Evidence-Based Practice With Comorbid Substance Abuse, Mental Illness, and Suicidality: Can the Evidence Be Found?

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Abstract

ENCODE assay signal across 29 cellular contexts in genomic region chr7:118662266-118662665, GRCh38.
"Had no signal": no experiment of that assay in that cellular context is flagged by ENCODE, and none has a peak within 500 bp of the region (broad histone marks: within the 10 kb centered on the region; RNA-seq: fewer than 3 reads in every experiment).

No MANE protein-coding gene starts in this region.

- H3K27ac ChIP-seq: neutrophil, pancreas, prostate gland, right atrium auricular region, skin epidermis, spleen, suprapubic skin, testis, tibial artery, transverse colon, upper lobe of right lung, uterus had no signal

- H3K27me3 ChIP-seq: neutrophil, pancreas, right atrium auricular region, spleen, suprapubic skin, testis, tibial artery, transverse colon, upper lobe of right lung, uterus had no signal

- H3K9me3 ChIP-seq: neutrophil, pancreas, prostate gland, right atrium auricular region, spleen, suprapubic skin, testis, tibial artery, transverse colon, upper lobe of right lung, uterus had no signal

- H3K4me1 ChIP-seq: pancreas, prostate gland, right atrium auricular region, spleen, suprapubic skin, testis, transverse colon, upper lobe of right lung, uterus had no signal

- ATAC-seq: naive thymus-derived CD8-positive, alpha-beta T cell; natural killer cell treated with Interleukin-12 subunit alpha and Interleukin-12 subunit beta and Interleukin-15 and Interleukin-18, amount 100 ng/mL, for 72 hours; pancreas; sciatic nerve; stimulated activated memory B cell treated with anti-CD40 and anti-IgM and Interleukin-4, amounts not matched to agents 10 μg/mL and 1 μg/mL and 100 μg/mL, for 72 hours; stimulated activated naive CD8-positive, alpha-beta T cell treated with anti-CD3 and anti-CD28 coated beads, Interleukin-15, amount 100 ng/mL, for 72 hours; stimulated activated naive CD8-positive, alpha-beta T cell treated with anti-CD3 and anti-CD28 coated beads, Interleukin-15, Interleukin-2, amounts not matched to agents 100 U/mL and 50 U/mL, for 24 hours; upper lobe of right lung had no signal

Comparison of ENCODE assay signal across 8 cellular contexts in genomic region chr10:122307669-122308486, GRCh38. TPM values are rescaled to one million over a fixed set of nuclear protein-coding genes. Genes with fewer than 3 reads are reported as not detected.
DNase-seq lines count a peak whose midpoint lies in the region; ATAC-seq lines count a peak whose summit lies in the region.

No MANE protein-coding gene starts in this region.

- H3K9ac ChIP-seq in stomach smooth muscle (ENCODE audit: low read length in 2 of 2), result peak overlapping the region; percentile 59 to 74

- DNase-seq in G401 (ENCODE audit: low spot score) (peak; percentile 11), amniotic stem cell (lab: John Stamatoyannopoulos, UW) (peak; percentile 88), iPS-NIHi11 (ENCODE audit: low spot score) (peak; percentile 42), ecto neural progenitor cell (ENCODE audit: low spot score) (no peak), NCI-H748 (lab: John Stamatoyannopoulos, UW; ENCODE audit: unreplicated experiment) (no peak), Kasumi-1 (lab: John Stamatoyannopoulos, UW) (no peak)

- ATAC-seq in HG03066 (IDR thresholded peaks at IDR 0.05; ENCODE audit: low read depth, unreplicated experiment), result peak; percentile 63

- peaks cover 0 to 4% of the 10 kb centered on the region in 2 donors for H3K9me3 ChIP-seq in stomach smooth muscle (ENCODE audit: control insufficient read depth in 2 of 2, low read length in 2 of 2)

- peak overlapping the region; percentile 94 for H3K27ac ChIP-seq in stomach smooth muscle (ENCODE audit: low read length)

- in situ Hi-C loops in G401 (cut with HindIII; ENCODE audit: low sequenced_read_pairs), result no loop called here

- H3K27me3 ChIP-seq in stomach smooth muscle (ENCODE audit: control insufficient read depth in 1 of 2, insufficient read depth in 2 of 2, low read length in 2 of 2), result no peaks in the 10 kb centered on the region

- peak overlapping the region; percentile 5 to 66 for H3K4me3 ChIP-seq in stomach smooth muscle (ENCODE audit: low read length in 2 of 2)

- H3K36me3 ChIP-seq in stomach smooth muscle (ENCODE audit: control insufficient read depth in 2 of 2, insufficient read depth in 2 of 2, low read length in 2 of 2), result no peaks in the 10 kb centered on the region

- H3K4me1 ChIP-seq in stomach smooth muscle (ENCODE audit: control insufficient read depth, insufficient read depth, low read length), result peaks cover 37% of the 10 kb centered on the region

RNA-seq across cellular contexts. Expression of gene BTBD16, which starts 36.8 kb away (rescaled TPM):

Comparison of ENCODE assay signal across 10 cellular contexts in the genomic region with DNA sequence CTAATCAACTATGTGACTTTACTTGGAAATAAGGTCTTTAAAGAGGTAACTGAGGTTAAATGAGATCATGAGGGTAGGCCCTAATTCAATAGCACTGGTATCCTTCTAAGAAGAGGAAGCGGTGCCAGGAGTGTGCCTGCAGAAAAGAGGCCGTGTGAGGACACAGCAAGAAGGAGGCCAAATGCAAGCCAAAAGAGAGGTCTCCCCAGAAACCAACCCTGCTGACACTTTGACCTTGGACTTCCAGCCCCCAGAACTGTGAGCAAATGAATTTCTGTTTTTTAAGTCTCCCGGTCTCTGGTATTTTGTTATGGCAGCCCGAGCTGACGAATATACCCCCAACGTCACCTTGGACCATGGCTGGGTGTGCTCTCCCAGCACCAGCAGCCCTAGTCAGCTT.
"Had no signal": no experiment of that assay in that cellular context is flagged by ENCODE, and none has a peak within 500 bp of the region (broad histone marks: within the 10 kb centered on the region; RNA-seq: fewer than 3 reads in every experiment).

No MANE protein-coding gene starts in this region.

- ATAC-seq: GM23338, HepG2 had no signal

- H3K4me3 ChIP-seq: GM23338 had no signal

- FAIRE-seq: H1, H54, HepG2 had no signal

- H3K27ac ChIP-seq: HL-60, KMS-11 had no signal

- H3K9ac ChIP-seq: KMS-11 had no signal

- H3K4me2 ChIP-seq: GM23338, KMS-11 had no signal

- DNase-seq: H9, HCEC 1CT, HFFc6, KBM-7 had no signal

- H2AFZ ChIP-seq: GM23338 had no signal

Evidence-based practice (EBP) comprises a number of “tools” in its toolbox. These include (1) being able to phrase a question in such a way that you can carry out a useful literature search; (2) knowing how to do the search; and (3) having an understanding of the basic terminology, such as absolute risk reduction (ARR) and number needed to treat (NNT). This paper introduces the concepts of ARR and NNT and explains why they are necessary to supplement the more widely used statistic, the relative benefit ratio. Using an example of a realistic clinical question, we show how to conduct a literature search to find the best available evidence and how to translate the findings into a meaningful decision about the effectiveness of a therapeutic intervention. Next, we show how a secondary analysis of an administrative database of 2,525 psychiatric inpatients can be used to identify self-harm risk factors in a group of suicidal substance-abusing patients. Finally, we examine significant findings among the 740 former patients who were readmitted within 31 days of discharge, owing to evidence of clear and present risk of harm to self or others.

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